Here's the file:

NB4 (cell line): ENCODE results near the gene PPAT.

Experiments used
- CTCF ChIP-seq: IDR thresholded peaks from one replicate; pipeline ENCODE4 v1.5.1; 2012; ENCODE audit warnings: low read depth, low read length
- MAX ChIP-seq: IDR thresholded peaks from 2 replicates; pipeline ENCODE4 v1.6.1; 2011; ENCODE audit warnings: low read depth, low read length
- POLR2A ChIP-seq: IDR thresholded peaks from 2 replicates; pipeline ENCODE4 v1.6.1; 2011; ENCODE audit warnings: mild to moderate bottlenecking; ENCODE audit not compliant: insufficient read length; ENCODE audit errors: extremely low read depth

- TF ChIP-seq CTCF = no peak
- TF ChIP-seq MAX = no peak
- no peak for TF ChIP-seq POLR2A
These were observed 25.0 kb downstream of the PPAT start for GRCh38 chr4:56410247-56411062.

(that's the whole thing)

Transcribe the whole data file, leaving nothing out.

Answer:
NB4 (cell line): ENCODE results near the gene PPAT.

Experiments used
- CTCF ChIP-seq: IDR thresholded peaks from one replicate; pipeline ENCODE4 v1.5.1; 2012; ENCODE audit warnings: low read depth, low read length
- MAX ChIP-seq: IDR thresholded peaks from 2 replicates; pipeline ENCODE4 v1.6.1; 2011; ENCODE audit warnings: low read depth, low read length
- POLR2A ChIP-seq: IDR thresholded peaks from 2 replicates; pipeline ENCODE4 v1.6.1; 2011; ENCODE audit warnings: mild to moderate bottlenecking; ENCODE audit not compliant: insufficient read length; ENCODE audit errors: extremely low read depth

- TF ChIP-seq CTCF = no peak
- TF ChIP-seq MAX = no peak
- no peak for TF ChIP-seq POLR2A
These were observed 25.0 kb downstream of the PPAT start for GRCh38 chr4:56410247-56411062.